Why was silver more valuable than gold in ancient Egypt?
The earliest Egyptians didn't have a word in their language for silver, only gold and electrum - an alloy of gold and silver found naturally. When silver was first introduced it was considered more valuable than gold, most likely because it was rarer. This may be verified because silver jewelry at the time was thinner and weighed less than comparable to gold jewelry. And silver items during the Old Kingdom of Egyptian rule were listed above gold items in household inventories.
In the middle Egyptian Kingdom gold was valued at about double that of silver. One of the first measurements of value was the silver shat. It was a flat round silver disk of a specific weight. It was not used as coinage per se but as a measurement of value. A cow was valued at 8 shats while a modest house was valued at 10 shats. One could exchange the house for the cow and demand an additional 2 shats of beer, bread, or other goods.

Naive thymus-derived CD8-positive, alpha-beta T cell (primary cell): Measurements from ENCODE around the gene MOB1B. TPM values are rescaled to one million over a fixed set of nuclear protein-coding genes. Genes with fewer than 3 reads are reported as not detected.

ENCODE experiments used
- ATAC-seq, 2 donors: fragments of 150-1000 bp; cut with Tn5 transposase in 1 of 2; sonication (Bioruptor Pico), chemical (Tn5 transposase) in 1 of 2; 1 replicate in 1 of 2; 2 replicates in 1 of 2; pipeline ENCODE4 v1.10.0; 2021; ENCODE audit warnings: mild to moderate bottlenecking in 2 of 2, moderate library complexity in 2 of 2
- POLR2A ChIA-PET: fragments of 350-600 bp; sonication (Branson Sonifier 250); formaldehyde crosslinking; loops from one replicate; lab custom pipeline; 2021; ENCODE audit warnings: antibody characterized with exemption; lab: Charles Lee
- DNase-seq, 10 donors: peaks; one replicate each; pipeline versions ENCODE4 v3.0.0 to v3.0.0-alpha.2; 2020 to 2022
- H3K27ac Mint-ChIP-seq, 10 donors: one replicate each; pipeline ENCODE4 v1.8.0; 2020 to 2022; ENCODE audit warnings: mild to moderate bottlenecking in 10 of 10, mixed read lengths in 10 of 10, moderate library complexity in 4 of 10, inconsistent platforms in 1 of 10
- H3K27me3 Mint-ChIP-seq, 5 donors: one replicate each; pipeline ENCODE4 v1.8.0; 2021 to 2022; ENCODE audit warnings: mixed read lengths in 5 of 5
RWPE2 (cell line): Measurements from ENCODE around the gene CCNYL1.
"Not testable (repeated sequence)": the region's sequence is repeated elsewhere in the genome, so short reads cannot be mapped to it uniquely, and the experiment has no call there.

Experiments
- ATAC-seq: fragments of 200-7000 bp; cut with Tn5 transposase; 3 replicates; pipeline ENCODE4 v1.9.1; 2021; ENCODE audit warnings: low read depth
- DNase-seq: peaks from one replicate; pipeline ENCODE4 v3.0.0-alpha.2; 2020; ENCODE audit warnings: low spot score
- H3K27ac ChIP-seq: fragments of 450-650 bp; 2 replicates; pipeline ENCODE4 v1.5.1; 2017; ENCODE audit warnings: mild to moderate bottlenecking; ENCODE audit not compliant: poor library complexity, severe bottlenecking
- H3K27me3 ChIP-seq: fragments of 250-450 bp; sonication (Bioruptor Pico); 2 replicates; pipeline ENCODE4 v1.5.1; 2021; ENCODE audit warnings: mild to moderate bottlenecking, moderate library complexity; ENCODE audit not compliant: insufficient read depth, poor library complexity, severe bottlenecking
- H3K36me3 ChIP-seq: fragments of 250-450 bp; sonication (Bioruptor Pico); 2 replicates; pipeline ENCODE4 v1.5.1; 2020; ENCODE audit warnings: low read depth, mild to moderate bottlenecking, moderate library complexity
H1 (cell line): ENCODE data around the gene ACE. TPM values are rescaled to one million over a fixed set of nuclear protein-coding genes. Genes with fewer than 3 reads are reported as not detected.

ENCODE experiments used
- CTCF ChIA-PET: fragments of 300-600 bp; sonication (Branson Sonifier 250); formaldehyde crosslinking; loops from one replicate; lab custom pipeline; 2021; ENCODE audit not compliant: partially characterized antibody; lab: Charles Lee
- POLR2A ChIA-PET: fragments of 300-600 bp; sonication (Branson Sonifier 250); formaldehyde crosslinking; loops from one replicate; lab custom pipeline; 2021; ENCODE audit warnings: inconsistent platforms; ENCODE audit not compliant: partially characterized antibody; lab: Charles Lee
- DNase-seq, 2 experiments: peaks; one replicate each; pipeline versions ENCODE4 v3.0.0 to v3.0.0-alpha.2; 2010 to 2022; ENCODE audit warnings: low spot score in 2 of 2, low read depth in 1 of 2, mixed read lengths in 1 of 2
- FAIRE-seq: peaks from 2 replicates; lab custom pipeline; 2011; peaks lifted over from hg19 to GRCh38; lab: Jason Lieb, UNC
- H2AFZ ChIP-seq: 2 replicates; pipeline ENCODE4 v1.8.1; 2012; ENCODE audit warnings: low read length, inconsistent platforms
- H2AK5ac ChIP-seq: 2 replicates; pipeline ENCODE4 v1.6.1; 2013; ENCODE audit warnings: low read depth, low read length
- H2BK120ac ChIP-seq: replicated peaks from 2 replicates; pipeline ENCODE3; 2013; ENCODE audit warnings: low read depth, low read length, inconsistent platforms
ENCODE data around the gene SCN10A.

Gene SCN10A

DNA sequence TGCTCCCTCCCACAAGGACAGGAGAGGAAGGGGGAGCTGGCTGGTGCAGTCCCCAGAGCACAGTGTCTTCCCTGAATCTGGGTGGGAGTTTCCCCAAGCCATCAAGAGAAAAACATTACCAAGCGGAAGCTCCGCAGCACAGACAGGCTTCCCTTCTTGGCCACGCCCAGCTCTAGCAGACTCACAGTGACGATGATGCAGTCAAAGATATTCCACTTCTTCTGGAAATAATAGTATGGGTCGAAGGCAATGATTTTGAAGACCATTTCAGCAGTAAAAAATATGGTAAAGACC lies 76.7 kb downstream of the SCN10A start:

The Egyptians used silver by itself, in conjunction with gold, and as an overlay of copper. Solid silver coffins did appear but in most cases silver was used as a trimming or overlay.
Silver, as well as gold, jewelry in ancient Egypt was worn for decorative purposes and served a religious purpose. An amulet was thought to have spiritual powers that were bestowed on the person wearing it. An amulet is the representative symbol of a power fashioned into a concrete form, such as jewelry. For example: The beetle or scarab represented rebirth and was often worn by the deceased when they were entombed to help them in their journey to the afterlife.